The Indian Air Force (IAF) turned 89 on October 8. The world’s fourth-largest air force has come a long way since 1932 when it began with just half a dozen officers, a score of ‘hawai sepoys’ and a couple of Wapiti aircraft. Today, the men and women in blue can proudly look back on years of having taken the challenges of enemy military, the weather, and hostile terrain in their stride. On October 5, while interacting with the media, Air Chief Marshal RKS Bhadauria highlighted this resilience. “The IAF is prepared for any conflict,” he said when asked about a possible two-front war with China and Pakistan. “There is no question that China can get the better of us… If China decides to use Pakistan for attacking us, it would mean a collusive threat and the IAF is ready to tackle it.”
This confidence would have been misplaced a couple of decades ago when the IAF was struggling to cope with the loss of almost a quarter of its combat jets. It was the Nineties and with the Soviet Union — its key supplier — gone, there were less than 30 of the fighter squadrons operational. To make matters worse, the induction of the Russian Su-30 MKI frontline fighters was delayed and the indigenously-built Light Combat Aircraft (LCA) refused to leave the drawing board. The spate of air accidents plaguing the IAF also put a question mark on its operational preparedness.
The IAF, however, encounters fair weather now, thanks to a renewed acquisition process of defensive and offensive equipment. These include augmenting the Su-30 MKI fleet, operationalising the LCA and ending the impasse over the French Rafale fighter jets (which was held up by financial issues before New Delhi finally decided to buy 36 Rafales off the shelf). Aerial refuelling helps the Rafale strike deep into enemy territory and it is considered a potential game-changer in the ongoing India-China stand-off at the LAC.
Platforms such as the Apache attack helicopters, heavy-lift Chinooks and air surveillance Phalcon airborne warning and control systems from the United States, Russian Mi-25/35 and the indigenously-built advanced light helicopters have put more wind beneath the IAF’s wings. Add to this Israeli Heron and Searcher drones for reconnaissance and surveillance and Harpy attack drones and India’s offensive air capabilities look formidable.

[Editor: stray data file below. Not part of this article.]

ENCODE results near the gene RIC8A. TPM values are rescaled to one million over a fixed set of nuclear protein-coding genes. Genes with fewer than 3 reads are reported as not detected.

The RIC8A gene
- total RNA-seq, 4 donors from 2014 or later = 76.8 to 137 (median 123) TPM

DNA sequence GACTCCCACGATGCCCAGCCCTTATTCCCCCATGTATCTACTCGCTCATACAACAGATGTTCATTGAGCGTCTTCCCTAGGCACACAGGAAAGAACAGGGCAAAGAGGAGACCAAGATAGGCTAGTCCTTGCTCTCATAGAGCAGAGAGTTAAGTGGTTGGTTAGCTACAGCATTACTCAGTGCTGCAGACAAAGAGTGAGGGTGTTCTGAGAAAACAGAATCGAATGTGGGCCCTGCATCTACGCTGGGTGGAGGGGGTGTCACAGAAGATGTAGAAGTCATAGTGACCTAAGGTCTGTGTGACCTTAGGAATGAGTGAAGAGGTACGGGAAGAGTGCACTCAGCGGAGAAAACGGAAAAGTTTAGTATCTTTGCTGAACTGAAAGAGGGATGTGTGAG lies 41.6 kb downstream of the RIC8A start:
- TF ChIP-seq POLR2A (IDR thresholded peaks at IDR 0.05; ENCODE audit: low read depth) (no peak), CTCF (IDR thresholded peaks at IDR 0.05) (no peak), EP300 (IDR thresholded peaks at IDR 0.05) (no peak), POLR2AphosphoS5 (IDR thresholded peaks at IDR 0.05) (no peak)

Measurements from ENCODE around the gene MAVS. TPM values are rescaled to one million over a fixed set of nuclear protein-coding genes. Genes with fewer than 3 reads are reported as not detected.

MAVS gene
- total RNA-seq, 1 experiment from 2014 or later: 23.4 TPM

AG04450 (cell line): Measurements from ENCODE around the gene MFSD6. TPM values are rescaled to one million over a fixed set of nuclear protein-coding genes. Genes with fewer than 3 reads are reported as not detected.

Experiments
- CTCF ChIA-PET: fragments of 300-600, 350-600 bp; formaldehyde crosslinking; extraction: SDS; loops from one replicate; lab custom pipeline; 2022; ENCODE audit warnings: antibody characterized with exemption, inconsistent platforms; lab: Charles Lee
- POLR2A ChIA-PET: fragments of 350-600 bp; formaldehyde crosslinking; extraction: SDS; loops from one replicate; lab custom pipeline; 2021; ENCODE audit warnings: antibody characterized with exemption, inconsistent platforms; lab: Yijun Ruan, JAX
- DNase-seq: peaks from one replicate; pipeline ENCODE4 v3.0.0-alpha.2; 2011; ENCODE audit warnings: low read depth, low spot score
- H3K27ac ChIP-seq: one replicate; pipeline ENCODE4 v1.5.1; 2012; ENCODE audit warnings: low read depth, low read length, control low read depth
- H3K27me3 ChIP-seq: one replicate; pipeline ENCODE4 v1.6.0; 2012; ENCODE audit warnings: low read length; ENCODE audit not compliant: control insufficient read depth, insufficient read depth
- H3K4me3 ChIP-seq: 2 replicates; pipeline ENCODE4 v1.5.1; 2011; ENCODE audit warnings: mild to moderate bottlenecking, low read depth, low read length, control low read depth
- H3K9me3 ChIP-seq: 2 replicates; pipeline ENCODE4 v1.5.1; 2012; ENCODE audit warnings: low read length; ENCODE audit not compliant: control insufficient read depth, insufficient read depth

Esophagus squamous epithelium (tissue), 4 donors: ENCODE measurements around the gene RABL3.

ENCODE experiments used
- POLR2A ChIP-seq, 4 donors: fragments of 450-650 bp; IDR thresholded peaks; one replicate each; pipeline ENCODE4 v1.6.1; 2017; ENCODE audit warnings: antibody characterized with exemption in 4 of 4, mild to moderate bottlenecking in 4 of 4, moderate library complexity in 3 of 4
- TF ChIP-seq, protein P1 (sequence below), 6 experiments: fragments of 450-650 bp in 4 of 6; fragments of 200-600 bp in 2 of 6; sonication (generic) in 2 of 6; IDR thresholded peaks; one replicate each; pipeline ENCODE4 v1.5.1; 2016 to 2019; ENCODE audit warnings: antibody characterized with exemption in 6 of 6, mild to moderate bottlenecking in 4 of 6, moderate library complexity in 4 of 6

If the IAF had an Achilles heel, it was the absence of robust air defence (AD) assets such as the radar or surface-to-air missile (SAM) batteries on the eastern border, as successive governments — obsessed with Pakistan — downplayed the importance of securing air dominance in the region. This also robbed the IAF of opportunities to study China’s People’s Liberation Army Air Force (PLAAF) during war gaming exercises. In that sense, the tense standoff between Indian and Chinese forces along the LAC has been a wake-up call for New Delhi to take a closer look at the IAF’s key role in conflict prevention and resolution.
Bhadauria’s announcement of the creation of an Air Defence Command (ADC) to integrate AD weapon systems of all the three services reflects this. An ADC will provide synergy between the three services to pool their resources and help create an AD umbrella. This will boost India’s efforts to build up infrastructure such as roads and forward air fields protected by SAM units and frontline fighter aircraft in eastern Ladakh and the LAC.
Defence sources say most war games these days begin with the two-front scenario where the IAF takes on two air forces on the western and eastern flanks simultaneously. This leads to the crucial question: in the event of an actual conflict, can the IAF best the PLAAF? On paper, the PLAAF outnumbers the IAF inventory two to one, but numbers do not always tell the truth.
The PLAAF pilots seldom train with other militaries, unlike IAF pilots who have immense combat experience and often train and learn new tactics with the best air forces in the world. The IAF also has a strategic advantage over the PLAAF as Chinese airfields are at higher altitudes where the rarefied air impacts aircraft performance. Due to Beijing’s obsession with dominating the South China Sea, Yellow Sea and the East China Sea, the PLAAF squadrons are mostly based on the eastern side. This increases the PLAAF’s vulnerability against the IAF which, logistically speaking, has the ‘home advantage’.
No wonder Beijing has an extraordinarily dense AD system to their west and has even deployed the powerful HQ-22 (developed specifically to counter US planes and ships). As Bhadauria says, “The strength of China is in the long surface-to-air systems, which they have put in the areas. And we are ready to cater to those in our matrix.” With this in mind, India has hastened the S-400 Triumf SA-21 long-range SAM systems deal with Russia. The S-400’s ability to detect and destroy high and low flying targets provides an impenetrable umbrella shield for AD assets.
As they say, there is an opportunity in every crisis and the border tensions are no different. India’s policymakers have seized the opportunity by deciding to augment the country’s conventional air power capabilities. They could not have given a better birthday present to the IAF.Prakash Chandra is former editor of the Indian Defence Review. He writes on aerospace and strategic affairs. Views are personal.